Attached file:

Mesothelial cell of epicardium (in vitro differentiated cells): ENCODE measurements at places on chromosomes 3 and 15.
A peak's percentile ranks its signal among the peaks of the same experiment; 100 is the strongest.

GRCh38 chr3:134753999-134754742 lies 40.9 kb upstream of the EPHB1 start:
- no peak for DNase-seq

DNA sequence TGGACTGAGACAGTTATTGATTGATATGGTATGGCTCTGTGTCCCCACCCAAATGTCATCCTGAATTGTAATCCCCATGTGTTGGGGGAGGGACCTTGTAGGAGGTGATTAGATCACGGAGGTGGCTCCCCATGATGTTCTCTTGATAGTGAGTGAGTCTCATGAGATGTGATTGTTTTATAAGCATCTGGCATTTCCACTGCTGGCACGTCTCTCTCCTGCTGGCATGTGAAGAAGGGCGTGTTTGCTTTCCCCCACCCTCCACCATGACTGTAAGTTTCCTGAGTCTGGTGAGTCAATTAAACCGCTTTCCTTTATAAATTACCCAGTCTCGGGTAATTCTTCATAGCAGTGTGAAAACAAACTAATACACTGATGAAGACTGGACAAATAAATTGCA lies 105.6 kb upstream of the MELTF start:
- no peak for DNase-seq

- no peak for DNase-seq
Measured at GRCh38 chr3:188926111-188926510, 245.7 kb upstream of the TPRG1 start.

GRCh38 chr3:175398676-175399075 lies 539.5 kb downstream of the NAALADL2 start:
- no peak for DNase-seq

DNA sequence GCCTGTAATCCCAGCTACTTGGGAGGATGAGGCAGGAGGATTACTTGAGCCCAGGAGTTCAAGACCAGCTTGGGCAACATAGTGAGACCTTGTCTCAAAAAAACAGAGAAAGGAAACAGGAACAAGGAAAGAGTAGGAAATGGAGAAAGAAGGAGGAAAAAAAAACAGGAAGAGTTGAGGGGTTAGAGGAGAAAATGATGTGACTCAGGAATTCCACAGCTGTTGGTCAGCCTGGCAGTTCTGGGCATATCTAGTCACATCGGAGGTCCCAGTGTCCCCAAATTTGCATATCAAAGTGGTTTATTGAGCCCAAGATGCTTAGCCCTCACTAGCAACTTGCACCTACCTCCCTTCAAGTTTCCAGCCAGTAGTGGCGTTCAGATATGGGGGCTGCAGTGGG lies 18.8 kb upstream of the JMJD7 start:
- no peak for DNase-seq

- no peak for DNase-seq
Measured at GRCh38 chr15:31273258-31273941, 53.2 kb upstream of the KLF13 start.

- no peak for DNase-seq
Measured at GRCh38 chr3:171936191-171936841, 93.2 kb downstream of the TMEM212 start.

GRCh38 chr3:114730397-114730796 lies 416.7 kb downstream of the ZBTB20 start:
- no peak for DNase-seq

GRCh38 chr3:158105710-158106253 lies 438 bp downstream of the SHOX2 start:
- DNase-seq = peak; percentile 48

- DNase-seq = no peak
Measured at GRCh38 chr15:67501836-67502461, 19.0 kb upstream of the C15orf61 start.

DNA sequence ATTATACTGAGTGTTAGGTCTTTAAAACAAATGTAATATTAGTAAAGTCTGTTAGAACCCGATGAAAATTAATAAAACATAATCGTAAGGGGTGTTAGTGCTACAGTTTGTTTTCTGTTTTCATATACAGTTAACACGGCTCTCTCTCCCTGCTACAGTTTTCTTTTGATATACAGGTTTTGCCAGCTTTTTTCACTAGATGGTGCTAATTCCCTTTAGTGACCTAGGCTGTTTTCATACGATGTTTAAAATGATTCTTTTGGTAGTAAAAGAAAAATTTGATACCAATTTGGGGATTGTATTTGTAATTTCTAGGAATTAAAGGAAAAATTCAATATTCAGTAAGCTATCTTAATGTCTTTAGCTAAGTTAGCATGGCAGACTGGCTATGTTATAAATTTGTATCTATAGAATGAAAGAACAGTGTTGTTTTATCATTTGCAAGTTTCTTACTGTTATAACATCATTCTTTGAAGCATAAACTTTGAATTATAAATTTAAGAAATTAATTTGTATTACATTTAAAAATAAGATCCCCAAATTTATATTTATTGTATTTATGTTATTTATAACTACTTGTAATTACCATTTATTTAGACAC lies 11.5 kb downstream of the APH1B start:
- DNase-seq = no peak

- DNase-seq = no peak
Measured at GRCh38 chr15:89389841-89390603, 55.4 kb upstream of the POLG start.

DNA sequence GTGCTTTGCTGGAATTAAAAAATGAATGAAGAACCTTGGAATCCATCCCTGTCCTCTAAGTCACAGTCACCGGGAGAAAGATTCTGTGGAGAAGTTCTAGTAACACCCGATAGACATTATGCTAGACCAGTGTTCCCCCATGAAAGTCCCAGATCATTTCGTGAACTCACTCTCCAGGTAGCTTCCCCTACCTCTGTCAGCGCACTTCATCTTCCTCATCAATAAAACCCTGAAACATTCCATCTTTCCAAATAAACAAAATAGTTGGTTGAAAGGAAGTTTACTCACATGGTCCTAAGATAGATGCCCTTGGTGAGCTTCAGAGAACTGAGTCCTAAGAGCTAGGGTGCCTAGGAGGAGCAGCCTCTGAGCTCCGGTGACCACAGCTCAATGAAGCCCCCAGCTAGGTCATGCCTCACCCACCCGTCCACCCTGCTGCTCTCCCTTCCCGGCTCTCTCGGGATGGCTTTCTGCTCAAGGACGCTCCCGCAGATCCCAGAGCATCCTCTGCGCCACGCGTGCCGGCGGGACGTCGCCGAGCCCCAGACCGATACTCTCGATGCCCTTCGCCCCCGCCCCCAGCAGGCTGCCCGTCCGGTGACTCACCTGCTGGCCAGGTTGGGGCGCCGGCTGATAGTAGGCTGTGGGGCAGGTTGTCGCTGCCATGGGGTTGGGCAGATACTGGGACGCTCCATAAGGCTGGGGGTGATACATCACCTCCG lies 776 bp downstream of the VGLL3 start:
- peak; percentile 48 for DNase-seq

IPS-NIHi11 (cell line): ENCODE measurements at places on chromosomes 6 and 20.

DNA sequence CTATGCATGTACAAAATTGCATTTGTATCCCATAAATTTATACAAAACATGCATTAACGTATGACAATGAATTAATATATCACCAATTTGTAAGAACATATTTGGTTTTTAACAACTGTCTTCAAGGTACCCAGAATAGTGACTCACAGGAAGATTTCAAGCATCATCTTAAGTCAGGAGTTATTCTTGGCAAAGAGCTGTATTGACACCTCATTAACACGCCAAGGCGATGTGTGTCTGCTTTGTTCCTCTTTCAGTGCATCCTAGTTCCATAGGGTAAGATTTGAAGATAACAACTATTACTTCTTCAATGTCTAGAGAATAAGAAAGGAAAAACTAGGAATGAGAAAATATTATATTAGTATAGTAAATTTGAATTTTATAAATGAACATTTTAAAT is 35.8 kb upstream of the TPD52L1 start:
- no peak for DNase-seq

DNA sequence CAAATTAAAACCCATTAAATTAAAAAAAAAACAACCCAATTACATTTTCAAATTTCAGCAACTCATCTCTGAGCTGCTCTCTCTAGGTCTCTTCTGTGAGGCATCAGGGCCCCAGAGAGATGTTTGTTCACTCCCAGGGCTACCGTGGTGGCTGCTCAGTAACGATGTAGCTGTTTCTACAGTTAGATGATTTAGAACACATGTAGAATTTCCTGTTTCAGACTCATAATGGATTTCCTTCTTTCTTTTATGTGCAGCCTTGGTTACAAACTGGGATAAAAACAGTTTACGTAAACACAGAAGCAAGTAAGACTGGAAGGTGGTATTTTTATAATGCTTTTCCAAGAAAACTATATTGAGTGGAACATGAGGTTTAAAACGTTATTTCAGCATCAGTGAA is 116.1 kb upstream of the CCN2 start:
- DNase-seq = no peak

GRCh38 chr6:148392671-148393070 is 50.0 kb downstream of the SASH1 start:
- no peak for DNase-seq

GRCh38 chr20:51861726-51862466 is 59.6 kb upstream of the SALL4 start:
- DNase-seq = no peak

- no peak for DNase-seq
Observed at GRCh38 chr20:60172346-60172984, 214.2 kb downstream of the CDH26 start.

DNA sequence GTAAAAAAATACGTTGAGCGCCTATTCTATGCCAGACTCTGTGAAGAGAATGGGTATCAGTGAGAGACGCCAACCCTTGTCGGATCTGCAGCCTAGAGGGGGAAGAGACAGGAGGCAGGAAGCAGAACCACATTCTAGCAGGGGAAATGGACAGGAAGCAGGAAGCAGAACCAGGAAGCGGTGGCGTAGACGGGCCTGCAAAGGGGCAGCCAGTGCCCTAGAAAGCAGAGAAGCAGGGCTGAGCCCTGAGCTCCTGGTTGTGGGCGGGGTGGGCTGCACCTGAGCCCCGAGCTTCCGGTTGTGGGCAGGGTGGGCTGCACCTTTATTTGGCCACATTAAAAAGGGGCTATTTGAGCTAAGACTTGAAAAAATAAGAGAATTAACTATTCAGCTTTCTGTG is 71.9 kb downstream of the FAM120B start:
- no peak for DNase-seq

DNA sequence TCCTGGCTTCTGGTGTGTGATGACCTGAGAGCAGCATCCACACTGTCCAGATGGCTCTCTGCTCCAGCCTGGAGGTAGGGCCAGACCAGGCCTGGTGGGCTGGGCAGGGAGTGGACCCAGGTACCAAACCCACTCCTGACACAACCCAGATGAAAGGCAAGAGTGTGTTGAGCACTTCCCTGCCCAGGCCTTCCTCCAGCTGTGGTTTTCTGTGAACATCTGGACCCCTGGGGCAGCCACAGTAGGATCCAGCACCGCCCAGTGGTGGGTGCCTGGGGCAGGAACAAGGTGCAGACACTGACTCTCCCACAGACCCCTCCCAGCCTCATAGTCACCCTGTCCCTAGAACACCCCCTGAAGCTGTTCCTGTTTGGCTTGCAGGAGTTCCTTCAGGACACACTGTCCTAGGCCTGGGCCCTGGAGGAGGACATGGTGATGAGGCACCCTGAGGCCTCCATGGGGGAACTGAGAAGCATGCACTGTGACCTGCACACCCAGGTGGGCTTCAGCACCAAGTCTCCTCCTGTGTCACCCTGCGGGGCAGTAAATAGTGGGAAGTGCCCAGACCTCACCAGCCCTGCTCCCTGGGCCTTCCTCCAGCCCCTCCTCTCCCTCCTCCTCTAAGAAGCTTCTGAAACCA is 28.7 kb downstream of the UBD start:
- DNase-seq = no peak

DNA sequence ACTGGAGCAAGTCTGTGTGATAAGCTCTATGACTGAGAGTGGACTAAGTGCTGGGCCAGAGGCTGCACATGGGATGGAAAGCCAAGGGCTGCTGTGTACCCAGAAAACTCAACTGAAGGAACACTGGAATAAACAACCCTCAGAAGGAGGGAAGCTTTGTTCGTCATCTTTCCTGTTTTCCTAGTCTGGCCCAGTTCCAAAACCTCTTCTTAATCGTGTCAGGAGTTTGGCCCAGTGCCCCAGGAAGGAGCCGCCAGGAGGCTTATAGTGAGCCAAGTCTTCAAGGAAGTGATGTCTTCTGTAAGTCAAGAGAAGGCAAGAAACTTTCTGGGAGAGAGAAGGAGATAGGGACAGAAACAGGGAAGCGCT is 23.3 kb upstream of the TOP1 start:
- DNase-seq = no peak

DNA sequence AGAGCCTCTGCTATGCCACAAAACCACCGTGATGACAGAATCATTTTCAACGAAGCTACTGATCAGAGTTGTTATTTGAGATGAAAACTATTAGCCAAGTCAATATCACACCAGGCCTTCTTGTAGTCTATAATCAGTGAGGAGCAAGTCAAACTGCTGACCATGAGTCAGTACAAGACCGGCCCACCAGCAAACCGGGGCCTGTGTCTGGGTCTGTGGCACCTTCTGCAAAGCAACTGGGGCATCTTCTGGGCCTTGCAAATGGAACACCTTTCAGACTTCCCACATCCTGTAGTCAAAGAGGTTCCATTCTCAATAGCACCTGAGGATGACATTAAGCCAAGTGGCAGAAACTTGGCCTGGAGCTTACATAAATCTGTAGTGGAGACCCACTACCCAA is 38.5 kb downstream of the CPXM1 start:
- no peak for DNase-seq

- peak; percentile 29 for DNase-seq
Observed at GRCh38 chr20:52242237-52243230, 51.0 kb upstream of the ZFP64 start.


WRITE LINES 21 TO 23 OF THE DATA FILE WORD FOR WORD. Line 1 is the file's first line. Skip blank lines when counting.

- DNase-seq = no peak
Measured at GRCh38 chr15:67501836-67502461, 19.0 kb upstream of the C15orf61 start.

DNA sequence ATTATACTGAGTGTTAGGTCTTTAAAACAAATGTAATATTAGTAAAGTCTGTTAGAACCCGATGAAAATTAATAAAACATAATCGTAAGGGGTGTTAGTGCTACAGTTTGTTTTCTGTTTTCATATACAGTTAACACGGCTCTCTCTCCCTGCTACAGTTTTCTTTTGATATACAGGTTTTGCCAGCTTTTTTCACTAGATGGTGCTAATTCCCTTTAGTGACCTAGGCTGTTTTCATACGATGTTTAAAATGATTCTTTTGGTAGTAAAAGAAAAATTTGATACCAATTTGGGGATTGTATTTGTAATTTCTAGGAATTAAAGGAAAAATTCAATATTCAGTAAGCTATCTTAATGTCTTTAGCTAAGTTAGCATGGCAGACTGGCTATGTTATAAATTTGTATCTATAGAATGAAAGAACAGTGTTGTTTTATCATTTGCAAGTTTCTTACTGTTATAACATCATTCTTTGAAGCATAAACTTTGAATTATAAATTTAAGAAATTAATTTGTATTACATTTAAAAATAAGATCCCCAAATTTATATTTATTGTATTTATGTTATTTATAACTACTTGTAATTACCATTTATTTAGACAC lies 11.5 kb downstream of the APH1B start: